“Dragonball Super: Broly,” released in select U.S. theaters Jan. 16, delivers an interesting story and exciting combat, a combination that makes it unique from other Dragonball movies.
The Dragonball series follows the adventures of Goku, a member of the Saiyan race who was raised on Earth. Over the course of many encounters with powerful foes, Goku encountered other Saiyans, occasionally turning his former adversaries into allies.
The events leading up to the fate of the Saiyan race, previously depicted in “Bardock — Father of Goku” (1990), are retconned and retold according to the special manga chapter “Dragonball Minus,” by series creator Akira Toriyama. “Minus” follows Goku’s parents, Bardock, and mother, Gine, as they send him to Earth in fear of their race meeting an end at the hands of the galactic tyrant Frieza.
A retcon of a previous historical event for the series could lead to some unexpected continuity errors for the existing Dragonball story, but that’s not the case with “Dragonball Super: Broly.” All events integral to the series’ overarching plot are properly addressed and are largely untouched from the original “Bardock — Father of Goku” film.
The main focus of “Dragonball Super: Broly” is on three of the remaining full-blooded Saiyans, two being Goku and Vegeta. While Goku is a kind-hearted and gentle Saiyan obsessed with fighting strong opponents, Vegeta, the prince of the Saiyan race, is a prideful and arrogant warrior who strives to be the strongest in the universe.
The third Saiyan in the mix, Broly, was cast off at a young age due to his unusually high battle power. Broly appears in older Dragonball movies, such as “Broly — The Legendary Super Saiyan”(1993) and “Bio Broly” (1994); however, these movies have never been considered part of the main continuity due to the original Broly character not having been written by Toriyama. For “Dragonball Super: Broly,” Toriyama rewrote Broly’s character and made him part of the main events of the series.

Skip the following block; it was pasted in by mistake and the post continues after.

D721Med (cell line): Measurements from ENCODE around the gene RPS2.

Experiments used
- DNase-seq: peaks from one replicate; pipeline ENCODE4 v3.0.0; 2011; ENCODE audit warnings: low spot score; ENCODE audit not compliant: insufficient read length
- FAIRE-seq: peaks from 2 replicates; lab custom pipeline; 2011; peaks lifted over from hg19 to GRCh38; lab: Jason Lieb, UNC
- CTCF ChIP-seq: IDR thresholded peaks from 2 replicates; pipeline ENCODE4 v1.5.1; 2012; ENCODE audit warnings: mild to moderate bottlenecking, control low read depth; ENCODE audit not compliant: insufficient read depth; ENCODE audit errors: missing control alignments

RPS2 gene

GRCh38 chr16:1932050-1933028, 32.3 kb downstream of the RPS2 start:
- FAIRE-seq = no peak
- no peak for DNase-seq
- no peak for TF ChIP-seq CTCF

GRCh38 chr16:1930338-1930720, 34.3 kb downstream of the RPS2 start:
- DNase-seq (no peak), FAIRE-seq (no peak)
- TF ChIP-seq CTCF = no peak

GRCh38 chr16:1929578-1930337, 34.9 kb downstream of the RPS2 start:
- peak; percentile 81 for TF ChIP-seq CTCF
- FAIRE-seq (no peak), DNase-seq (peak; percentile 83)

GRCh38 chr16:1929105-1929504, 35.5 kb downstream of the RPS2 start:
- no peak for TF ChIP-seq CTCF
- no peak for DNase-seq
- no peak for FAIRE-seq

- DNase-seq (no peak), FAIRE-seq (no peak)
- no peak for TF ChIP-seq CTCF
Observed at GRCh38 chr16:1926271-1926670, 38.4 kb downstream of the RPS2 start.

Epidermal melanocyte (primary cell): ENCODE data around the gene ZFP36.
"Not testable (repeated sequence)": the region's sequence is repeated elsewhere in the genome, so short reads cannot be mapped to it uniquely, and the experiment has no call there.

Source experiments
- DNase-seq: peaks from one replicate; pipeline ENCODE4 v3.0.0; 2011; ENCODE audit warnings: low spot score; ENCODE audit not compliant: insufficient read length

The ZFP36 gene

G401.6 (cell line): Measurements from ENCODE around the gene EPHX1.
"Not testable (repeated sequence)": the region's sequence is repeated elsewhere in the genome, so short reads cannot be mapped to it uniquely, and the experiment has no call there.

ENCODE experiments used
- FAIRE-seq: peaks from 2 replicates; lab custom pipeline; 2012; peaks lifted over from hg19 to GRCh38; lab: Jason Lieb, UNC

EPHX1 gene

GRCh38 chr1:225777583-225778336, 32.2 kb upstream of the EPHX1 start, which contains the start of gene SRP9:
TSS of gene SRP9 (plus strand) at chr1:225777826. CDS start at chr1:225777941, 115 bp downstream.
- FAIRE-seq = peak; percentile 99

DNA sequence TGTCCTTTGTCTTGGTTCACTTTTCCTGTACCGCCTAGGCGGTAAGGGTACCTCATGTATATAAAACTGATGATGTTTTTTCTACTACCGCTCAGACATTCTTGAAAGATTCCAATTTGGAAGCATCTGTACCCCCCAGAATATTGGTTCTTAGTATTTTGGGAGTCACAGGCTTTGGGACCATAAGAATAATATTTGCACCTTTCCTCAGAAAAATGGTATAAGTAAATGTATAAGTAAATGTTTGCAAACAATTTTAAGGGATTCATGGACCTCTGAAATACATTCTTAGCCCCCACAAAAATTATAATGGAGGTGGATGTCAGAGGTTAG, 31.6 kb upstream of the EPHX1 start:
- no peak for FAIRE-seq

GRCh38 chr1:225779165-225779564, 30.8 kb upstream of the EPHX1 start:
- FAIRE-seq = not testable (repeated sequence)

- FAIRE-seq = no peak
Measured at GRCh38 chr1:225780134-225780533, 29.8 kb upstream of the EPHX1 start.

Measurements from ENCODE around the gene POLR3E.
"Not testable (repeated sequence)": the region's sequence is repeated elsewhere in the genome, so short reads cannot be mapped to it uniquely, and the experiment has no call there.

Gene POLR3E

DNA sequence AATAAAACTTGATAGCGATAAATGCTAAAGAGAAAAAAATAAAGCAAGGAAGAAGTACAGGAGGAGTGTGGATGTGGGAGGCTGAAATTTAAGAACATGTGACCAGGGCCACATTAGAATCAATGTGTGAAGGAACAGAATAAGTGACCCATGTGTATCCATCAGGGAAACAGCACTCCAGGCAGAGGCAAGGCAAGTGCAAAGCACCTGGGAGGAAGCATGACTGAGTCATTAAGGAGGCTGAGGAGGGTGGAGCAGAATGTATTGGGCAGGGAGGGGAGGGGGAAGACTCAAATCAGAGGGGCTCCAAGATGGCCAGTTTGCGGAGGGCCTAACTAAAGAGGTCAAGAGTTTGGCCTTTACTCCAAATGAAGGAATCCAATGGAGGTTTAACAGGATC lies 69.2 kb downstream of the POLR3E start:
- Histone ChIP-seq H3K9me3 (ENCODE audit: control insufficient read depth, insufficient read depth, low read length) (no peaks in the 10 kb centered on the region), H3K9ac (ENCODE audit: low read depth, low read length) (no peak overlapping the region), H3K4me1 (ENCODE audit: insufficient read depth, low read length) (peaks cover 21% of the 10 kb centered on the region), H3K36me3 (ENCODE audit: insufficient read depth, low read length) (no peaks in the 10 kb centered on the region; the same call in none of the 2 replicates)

“Dragonball Super: Broly” does a masterful job at meshing the action-packed fights the Dragonball series is known for with important character developments.
While emotional storytelling has usually taken a backseat to balls-to-the-wall action in previous Dragonball films, “Dragonball Super: Broly” breaks the mold and delivers truly heartfelt moments. Events in Broly’s life are given context, such as the story of his waist garment, which sets up future moments for his character, while side characters are fleshed out and given motivations for their actions.
While fight scenes and character arcs are properly balanced, the movie’s pacing is faulty. The first half of the movie, consisting of Toriyama’s retelling of the Saiyan races’ destruction and the events leading up to the first fight, is smoothly paced, with each punch, kick and transformation of the battle flowing into the next seamlessly. The second half, consisting mostly of battle scenes and intermixed comedy, is noticeably rushed, with events concluding with far less suspense.
Minor pacing flaws aside, “Dragonball Super: Broly” is a must-see for any Dragonball fan, and it will definitely take a spot on viewers’ lists of “best Dragonball movies.”
Tickets are available until Jan. 29 at AMC, Regal, Cinemark and Century theaters.